Also on Monday, President Bush identified an Al Qaeda operative caught in Iraq 12 days ago as a senior official in the organization who had close ties to Mohammed.
Bush said that when he was captured, Hassan Ghul was in Iraq trying to facilitate attacks by insurgents against U.S. troops. He said that in the past, Ghul “reported directly” to Mohammed, the operational commander of Al Qaeda who was captured in Pakistan in March.
“He was a killer,” Bush said of Ghul. “He was moving money and messages around South Asia and the Middle East to other Al Qaeda leaders. He was a part of this network of haters that we’re dismantling.”
As part of their presentation at the commission hearing, Zelikow and other staffers unveiled significant pieces of information. Among them was the disclosure that Mohammed had obtained a visa to visit the United States on July 23, 2001 -- about six weeks before the attacks.
The information suggests Mohammed may have been planning a last-minute trip to shepherd some aspect of the plot, a move that would have carried enormous risks because he had been under federal indictment in the United States since 1996 for his role in earlier terrorist plots.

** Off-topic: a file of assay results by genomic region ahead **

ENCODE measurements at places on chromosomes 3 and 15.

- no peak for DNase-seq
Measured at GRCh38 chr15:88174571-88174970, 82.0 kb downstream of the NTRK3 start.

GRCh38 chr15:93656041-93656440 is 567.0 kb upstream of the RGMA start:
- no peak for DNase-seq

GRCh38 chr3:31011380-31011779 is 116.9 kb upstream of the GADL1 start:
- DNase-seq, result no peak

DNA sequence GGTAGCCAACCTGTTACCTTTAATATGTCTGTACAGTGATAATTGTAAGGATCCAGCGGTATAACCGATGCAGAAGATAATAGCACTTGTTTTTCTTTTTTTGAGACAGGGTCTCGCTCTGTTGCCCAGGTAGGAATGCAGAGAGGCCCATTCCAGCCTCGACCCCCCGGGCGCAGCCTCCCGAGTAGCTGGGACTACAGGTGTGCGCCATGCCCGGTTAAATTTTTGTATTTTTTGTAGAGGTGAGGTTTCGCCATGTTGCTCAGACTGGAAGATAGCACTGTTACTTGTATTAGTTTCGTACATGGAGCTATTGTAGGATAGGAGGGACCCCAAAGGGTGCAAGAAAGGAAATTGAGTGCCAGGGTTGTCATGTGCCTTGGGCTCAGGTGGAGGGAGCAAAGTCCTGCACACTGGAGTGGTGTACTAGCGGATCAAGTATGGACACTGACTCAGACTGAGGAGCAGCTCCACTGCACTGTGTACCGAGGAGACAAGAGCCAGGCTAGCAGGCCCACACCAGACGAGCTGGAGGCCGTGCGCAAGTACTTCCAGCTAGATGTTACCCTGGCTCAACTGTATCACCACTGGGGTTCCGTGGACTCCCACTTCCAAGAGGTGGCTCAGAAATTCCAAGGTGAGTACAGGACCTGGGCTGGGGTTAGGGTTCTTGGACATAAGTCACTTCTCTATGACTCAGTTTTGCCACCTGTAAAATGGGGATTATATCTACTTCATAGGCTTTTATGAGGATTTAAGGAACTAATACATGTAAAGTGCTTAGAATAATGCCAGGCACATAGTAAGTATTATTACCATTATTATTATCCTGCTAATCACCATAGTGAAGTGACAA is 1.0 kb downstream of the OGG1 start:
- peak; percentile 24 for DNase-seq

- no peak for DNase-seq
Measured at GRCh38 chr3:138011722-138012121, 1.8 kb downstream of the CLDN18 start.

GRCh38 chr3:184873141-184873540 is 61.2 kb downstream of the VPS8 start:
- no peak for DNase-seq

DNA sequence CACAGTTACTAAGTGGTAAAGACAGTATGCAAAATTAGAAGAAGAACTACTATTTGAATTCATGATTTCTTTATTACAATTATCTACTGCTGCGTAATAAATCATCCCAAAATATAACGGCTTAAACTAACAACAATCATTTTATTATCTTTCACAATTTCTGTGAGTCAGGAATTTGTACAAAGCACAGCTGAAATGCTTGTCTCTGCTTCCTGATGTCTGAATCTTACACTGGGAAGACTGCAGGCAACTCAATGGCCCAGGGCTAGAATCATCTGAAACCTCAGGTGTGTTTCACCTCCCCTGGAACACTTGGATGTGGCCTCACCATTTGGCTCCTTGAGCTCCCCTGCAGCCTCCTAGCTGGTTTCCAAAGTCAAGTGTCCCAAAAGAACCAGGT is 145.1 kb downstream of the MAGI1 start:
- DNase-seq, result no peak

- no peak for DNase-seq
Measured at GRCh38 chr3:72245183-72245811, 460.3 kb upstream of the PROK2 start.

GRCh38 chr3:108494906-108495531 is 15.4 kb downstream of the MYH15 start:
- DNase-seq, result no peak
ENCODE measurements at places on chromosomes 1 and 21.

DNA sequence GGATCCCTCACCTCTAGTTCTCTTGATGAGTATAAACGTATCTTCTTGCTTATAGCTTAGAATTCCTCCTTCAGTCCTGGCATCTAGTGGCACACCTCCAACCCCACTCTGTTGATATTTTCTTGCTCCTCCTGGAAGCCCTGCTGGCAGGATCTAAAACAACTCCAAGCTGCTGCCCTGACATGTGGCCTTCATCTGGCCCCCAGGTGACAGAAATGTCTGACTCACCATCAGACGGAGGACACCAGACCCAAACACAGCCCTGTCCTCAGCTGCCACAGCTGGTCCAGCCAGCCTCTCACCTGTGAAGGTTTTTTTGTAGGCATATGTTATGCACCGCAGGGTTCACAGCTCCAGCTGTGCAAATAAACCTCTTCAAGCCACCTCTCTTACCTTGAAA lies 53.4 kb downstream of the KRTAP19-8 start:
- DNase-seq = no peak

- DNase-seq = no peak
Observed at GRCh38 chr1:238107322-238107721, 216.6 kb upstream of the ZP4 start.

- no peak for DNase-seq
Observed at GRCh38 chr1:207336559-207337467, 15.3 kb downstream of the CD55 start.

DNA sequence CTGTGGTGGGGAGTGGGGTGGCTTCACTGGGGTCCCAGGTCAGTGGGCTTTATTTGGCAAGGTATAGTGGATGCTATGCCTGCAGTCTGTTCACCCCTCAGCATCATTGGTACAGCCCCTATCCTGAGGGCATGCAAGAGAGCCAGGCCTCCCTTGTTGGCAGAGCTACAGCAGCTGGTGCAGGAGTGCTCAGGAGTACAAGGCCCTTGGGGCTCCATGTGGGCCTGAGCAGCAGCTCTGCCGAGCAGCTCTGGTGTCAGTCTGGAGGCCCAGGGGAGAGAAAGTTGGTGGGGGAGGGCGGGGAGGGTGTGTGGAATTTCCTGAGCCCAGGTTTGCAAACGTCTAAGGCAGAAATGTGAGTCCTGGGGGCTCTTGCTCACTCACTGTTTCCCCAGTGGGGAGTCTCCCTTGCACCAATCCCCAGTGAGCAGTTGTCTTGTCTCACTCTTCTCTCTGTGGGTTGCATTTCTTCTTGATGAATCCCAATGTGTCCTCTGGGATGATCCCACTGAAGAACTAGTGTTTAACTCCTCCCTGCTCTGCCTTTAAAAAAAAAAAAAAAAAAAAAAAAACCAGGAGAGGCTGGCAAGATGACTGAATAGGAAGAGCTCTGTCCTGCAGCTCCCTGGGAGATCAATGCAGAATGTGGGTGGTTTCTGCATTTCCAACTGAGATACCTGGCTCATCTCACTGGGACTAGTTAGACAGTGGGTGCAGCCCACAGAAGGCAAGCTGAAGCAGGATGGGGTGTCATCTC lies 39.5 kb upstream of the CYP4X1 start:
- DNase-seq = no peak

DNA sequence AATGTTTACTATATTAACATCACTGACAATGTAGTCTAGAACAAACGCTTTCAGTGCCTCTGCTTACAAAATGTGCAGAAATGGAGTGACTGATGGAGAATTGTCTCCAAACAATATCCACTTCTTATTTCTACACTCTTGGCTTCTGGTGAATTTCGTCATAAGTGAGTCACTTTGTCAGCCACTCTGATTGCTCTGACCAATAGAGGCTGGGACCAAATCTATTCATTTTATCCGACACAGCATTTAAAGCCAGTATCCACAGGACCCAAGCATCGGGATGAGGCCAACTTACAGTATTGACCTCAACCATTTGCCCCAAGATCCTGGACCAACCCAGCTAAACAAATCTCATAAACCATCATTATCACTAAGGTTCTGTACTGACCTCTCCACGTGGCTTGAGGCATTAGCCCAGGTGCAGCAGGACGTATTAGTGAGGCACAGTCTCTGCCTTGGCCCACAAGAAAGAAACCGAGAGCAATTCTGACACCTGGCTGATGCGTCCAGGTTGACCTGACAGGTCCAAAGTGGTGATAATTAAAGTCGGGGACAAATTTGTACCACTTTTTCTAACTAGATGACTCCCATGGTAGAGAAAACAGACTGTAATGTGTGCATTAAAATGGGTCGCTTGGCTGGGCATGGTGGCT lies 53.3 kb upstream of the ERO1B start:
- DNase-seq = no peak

Mohammed applied for the visa using a Saudi passport and alias -- Abdulrahman al Ghamdi -- even though he is Pakistani-born and was not believed to have been in Saudi Arabia at the time the application was filed, according to a portion of the staff report read by Susan Ginsburg, senior counsel to the commission.
“He had someone else submit his application and a photo” through a third party visa application system known as Visa Express, Ginsburg said, adding that “there is no evidence that he ever used the visa to enter the United States.”
Mohammed was captured in Pakistan last year and is being held by American authorities at an undisclosed location.
Ginsburg cited a series of other security breakdowns that had not been previously disclosed. She said investigators now believe eight hijackers entered the country on passports that had been doctored “in ways that have been associated with Al Qaeda.”